Interim USPTO Process Moves the Needle on Transparency – But Predictability May Suffer Without Further Guidance

“The interim process notably (and in my view, beneficially) does away with PTAB management review and continues with peer review under a new name and with some helpful changes/clarifications.”

interim USPTO process - a blog post on May 24, just over a month after being sworn in, Director Kathi Vidal stated that one of her priorities is to “accelerate change and communications by adopting interim processes and procedures while [the USPTO] work[s] to finalize.”  A mere two days later, the U.S. Patent and Trademark Office (USPTO) issued one such interim process for Patent Trial and Appeal Board (PTAB) decision circulation and internal PTAB review. In addition to speed, this interim process is consistent with Director Vidal’s emphasis on transparency by ensuring that the parties to a proceeding and the public know the identity of the decision-makers. Nevertheless, as discussed further in this article, Director Vidal and PTAB Executive Management must be proactive in identifying areas for further publicly-issued guidance. Otherwise, consistency in PTAB decision-making is likely to suffer.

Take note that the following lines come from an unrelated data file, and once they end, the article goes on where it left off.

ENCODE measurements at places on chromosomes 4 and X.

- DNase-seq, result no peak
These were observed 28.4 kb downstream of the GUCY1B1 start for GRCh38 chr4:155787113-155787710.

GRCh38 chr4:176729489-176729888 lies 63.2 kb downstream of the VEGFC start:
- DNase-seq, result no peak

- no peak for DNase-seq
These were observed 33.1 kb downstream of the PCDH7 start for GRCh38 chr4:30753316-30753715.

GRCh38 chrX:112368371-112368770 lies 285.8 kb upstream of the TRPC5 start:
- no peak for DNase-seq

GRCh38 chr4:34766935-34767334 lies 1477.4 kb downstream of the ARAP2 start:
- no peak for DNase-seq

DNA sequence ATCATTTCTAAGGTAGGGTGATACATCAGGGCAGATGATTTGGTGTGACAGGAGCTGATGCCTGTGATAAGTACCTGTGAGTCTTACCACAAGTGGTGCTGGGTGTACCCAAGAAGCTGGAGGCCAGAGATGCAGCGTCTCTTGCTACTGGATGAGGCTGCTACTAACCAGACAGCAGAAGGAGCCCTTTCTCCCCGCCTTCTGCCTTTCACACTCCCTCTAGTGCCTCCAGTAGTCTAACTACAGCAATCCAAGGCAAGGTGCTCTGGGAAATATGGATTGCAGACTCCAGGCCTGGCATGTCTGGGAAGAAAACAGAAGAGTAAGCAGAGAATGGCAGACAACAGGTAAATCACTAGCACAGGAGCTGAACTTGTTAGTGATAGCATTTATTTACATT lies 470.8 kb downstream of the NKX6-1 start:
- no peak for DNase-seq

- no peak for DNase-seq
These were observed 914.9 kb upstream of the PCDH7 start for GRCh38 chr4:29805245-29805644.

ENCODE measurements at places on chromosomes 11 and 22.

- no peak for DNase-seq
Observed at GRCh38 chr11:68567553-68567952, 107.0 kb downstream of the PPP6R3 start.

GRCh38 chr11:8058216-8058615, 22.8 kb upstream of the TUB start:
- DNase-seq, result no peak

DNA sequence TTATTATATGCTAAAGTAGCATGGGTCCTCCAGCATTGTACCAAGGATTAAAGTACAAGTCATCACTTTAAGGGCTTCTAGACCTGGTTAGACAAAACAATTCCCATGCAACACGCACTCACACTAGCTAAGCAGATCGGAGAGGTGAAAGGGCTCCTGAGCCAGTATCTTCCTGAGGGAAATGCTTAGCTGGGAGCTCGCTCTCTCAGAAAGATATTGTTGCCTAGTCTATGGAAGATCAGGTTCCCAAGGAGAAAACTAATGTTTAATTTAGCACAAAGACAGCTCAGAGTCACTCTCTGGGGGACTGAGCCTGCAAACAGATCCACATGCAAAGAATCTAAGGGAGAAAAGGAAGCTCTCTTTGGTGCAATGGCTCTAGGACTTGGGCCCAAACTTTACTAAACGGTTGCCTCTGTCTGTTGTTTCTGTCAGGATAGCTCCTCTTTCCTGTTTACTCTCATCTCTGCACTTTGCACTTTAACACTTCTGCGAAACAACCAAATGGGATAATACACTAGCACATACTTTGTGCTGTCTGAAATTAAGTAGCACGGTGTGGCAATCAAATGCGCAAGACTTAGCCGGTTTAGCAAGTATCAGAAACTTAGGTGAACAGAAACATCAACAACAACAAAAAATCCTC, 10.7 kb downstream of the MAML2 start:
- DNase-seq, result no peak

Previous Processes: Director and PTAB Management Involved Pre-Issuance

The new interim guidance provides a window into the previous internal processes at the PTAB for review of decisions before issuance. To my knowledge, the interim guidance is the first time the USPTO has publicly acknowledged both internal review mechanisms: (1) peer review and (2) PTAB management review. Peer review within the PTAB has historically been called the [America Invents Act] AIA Review Committee or ARC. During my time as an Administrative Patent Judge (APJ) at the PTAB, ARC reviewed AIA institution decisions, final written decisions, decisions granting rehearing, and other significant orders for which a panel requested review. ARC’s comments were suggestions, and a PTAB panel was not required to implement them. In my view, ARC provided helpful information to PTAB panels because, as compared to any single judge, ARC had a broader view of the issues coming before the PTAB, and therefore, ARC was in a position to identify issues of first impression and possible areas of inconsistency in PTAB decision-making.